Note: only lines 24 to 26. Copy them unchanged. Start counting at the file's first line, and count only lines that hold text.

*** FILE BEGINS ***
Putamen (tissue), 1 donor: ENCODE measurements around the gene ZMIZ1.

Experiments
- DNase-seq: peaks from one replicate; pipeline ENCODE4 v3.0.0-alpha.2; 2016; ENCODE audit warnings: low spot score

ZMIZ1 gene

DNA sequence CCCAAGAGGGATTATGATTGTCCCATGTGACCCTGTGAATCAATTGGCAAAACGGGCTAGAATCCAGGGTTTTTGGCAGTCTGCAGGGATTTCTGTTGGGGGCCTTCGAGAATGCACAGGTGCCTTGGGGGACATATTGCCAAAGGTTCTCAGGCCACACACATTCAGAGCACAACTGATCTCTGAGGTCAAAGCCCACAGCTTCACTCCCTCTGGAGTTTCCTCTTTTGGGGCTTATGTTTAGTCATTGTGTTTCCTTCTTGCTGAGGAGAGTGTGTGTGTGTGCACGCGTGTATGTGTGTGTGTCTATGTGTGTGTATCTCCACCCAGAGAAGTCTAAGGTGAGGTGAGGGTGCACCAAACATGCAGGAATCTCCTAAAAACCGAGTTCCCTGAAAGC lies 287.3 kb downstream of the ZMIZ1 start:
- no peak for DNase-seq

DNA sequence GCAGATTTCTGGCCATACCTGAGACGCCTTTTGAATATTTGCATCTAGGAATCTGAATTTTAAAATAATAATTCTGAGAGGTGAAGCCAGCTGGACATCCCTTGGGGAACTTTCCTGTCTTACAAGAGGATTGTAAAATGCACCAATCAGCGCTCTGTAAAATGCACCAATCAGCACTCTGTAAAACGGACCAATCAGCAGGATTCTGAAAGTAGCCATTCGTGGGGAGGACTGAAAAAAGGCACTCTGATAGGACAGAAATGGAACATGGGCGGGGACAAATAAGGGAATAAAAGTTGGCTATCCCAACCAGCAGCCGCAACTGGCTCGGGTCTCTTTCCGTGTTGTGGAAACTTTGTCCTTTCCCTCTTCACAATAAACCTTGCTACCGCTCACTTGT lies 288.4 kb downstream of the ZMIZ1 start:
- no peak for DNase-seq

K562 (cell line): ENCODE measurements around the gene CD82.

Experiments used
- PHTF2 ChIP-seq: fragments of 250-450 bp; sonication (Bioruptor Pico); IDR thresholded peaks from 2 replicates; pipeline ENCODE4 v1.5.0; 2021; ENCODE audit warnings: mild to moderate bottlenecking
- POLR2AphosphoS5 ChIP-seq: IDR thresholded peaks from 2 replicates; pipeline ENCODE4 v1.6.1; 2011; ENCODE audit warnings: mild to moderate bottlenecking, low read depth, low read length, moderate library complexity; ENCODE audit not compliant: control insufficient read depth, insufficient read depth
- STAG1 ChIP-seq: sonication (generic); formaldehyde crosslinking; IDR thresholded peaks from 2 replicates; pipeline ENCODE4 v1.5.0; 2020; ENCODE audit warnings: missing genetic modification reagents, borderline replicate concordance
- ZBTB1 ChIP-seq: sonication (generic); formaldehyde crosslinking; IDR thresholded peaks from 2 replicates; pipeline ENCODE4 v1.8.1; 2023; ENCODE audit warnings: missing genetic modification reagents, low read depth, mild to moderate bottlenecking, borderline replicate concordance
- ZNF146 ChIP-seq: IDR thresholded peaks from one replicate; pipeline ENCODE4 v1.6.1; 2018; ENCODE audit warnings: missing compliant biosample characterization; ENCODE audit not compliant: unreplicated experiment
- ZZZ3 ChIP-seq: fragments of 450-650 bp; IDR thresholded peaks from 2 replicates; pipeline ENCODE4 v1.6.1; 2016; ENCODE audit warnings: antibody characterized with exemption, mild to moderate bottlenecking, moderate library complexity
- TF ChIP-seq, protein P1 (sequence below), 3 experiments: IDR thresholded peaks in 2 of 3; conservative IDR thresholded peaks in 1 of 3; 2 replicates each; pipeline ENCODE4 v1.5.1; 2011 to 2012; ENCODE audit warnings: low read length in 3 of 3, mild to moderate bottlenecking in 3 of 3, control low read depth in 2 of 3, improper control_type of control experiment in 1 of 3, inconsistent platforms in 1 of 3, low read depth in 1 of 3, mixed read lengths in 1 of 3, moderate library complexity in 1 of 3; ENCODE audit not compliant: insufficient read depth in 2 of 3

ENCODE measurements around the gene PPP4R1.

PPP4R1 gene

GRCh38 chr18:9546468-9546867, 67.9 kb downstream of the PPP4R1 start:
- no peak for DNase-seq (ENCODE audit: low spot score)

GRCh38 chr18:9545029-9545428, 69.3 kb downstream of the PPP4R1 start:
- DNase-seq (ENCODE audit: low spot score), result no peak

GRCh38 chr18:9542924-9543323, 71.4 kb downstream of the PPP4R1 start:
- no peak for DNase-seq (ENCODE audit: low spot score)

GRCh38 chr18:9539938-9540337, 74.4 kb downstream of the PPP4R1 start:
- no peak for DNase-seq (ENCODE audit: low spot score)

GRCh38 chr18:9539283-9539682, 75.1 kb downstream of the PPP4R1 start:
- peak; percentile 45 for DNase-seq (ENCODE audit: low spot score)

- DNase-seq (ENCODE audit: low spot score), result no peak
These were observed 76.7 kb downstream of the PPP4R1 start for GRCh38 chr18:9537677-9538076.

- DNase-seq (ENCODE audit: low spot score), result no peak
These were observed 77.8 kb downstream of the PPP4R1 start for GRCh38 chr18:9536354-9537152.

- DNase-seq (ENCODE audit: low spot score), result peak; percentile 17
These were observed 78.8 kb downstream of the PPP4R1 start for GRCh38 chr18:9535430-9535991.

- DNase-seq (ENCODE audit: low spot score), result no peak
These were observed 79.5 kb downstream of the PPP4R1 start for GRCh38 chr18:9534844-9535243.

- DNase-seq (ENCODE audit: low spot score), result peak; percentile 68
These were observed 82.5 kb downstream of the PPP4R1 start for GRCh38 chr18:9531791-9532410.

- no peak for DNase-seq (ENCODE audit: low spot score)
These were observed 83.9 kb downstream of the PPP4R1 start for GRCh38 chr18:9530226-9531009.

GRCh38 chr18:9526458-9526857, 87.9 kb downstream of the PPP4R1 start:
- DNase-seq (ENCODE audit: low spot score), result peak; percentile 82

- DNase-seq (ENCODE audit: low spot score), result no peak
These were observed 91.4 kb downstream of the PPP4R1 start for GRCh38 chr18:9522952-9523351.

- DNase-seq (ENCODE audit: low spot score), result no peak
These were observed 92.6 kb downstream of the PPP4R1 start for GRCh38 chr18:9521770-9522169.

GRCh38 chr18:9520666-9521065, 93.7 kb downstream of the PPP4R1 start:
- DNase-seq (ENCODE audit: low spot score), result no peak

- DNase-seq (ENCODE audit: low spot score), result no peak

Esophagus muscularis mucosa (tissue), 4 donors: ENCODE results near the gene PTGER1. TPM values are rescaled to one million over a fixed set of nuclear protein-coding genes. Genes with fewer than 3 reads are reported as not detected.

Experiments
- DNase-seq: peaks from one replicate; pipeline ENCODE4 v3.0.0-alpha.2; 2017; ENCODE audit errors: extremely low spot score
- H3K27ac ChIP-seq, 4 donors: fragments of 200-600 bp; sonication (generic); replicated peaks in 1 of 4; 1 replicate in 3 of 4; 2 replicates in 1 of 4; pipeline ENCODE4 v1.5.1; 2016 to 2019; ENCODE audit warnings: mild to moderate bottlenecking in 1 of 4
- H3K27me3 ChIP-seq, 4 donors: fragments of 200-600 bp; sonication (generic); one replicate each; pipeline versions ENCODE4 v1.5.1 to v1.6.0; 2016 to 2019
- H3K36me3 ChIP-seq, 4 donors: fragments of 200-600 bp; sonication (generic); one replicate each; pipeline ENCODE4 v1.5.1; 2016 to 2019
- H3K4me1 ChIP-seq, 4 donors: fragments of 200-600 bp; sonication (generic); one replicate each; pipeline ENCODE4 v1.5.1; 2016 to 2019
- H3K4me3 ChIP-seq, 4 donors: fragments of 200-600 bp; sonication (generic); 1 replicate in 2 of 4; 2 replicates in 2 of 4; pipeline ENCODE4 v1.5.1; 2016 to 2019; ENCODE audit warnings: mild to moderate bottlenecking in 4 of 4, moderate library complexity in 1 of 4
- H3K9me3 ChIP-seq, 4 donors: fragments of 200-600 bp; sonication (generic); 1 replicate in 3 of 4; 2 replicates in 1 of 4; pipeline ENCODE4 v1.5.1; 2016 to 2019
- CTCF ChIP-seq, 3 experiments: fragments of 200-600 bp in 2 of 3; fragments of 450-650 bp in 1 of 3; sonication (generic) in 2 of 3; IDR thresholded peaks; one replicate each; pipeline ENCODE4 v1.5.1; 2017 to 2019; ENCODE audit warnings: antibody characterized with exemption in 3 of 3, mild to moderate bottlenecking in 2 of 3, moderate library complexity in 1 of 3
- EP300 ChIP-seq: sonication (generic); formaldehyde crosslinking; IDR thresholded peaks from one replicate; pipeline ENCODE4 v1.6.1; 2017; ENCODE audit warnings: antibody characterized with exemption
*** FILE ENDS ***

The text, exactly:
GRCh38 chr18:9542924-9543323, 71.4 kb downstream of the PPP4R1 start:
- no peak for DNase-seq (ENCODE audit: low spot score)

GRCh38 chr18:9539938-9540337, 74.4 kb downstream of the PPP4R1 start: